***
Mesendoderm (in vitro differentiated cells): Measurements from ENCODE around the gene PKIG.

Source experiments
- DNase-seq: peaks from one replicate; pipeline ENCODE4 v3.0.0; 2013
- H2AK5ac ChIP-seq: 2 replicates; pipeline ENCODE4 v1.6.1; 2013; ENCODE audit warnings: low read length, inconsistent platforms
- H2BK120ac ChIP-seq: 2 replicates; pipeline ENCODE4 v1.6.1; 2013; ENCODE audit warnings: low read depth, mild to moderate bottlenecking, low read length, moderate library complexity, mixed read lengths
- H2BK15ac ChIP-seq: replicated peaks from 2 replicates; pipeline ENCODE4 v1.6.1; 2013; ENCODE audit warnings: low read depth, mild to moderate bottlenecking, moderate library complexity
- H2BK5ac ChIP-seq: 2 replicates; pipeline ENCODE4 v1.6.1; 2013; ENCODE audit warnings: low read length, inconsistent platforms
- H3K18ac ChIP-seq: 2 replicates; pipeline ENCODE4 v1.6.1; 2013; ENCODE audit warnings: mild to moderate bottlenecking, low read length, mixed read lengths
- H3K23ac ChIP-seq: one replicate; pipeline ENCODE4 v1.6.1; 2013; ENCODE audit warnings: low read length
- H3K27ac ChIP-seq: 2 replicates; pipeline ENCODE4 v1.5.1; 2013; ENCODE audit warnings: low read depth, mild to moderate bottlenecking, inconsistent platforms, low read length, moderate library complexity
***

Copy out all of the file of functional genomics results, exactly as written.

Mesendoderm (in vitro differentiated cells): Measurements from ENCODE around the gene PKIG.

Source experiments
- DNase-seq: peaks from one replicate; pipeline ENCODE4 v3.0.0; 2013
- H2AK5ac ChIP-seq: 2 replicates; pipeline ENCODE4 v1.6.1; 2013; ENCODE audit warnings: low read length, inconsistent platforms
- H2BK120ac ChIP-seq: 2 replicates; pipeline ENCODE4 v1.6.1; 2013; ENCODE audit warnings: low read depth, mild to moderate bottlenecking, low read length, moderate library complexity, mixed read lengths
- H2BK15ac ChIP-seq: replicated peaks from 2 replicates; pipeline ENCODE4 v1.6.1; 2013; ENCODE audit warnings: low read depth, mild to moderate bottlenecking, moderate library complexity
- H2BK5ac ChIP-seq: 2 replicates; pipeline ENCODE4 v1.6.1; 2013; ENCODE audit warnings: low read length, inconsistent platforms
- H3K18ac ChIP-seq: 2 replicates; pipeline ENCODE4 v1.6.1; 2013; ENCODE audit warnings: mild to moderate bottlenecking, low read length, mixed read lengths
- H3K23ac ChIP-seq: one replicate; pipeline ENCODE4 v1.6.1; 2013; ENCODE audit warnings: low read length
- H3K27ac ChIP-seq: 2 replicates; pipeline ENCODE4 v1.5.1; 2013; ENCODE audit warnings: low read depth, mild to moderate bottlenecking, inconsistent platforms, low read length, moderate library complexity